In the area of financial reporting it is equally necessary to secure consistent measurement of insurance liabilities across all of Europe. Right now these reporting principles can differ significantly in individual countries. It is also necessary to have consistent reporting among the various financial sectors if individual products are to be comparable. Problems caused by the current financial and economic downturn have also underscored the importance of these new requirements.
TSS: What are the expected impacts of these changes?
JEK: It is particularly expected that implementation of these changes will force insurance companies to enhance their accent on risk management processes.
Risk management, valuation of risks and informing about risks are the slogans of today’s challenges.
TSS: What will these changes mean for insurance companies operating in Slovakia? Will these changes also affect other sectors?
JEK: The impact of both of these projects on insurance companies will be enormous – in general, not only in Slovakia. Insurance companies will need to adapt their internal processes, their IT systems and all their specialised capacities to the new requirements. Most large international financial groups have already started making the inevitable changes and they have found that adaptation to the expected regulations is extremely demanding, and this is not only in the sense of required finances. It has been revealed that Europe, as well as Slovakia, does not have enough specialists and the skills which are needed. In particular, there is a lack of actuaries and experts in the field of management and quantification of risks for the insurance companies.
A Slovak insurance company which is a member of a large international financial group can expect support from its parent company, especially with regards to methodological manuals. But securing implementation of these manuals may be more difficult as well as implementing one’s own system of risk valuation and proving that this system works across all segments of insurance. Because of this, all insurance companies in Slovakia, both those which are part of either large or small financial groups and those which are independent, will be under enormous pressure during the upcoming years.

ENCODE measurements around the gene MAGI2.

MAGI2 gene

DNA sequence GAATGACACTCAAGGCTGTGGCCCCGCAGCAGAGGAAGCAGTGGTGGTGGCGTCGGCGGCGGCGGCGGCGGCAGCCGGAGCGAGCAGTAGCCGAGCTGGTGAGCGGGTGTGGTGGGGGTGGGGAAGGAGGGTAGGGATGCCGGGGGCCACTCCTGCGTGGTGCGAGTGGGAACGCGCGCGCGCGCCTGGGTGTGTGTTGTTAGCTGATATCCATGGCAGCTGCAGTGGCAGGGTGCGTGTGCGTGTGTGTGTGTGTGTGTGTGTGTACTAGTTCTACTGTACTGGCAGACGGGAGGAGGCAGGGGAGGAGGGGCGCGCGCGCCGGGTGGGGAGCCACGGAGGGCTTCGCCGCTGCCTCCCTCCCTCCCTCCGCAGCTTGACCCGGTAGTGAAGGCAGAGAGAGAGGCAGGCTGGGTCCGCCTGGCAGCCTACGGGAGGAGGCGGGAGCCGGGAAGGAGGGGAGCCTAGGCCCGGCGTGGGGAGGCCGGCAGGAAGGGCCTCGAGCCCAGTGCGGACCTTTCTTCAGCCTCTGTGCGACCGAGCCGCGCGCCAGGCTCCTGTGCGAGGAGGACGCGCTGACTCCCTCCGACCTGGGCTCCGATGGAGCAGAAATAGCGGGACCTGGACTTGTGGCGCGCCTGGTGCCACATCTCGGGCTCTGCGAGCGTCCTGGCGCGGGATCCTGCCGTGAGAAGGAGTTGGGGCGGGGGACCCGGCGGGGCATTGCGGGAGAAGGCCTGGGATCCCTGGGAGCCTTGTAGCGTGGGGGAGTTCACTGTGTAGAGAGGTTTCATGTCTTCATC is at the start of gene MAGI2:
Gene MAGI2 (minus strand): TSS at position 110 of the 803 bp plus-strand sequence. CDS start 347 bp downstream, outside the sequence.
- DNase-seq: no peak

TSS: What led KPMG to create a regional group to provide actuarial services in Central and Eastern Europe (CEE)?
JEK: KPMG has specialists-actuaries in several CEE countries, for example in Slovakia, the Czech Republic, Hungary, Poland, Romania and Latvia. Joining these capacities into one integrated group, the CEE Actuarial Services Group, will enable us to deploy, one-off, an adequate capacity of specialists for individual projects. The composition of the group also enables us to use the native language in the country in which a project is being carried out, when necessary.
Another reason for setting up this new horizontal organisation is that KPMG will adapt in this way to most financial groups which are also organised on a regional level so they can communicate across CEE with one partner. Last but not least, clustering these actuarial resources means a strong group of top experts, who are quite scarce in the region right now.
In cooperation with our clients we will be able to convey our experiences in the region to individual insurance companies and the experts who are preparing to handle the new requirements imposed on them.
The work of an actuary:
An actuary is an expert in insurance and financial mathematics who is responsible for calculation of insurance rates and coverage, the reserves of insurance companies and deciding where to invest reserve funds. An actuary assesses future risks with the main task being to ensure that the insurance company has enough funds at all times to cover its obligations towards insurance policyholders.
2. Nov 2009 at 0:00 | Jana Liptáková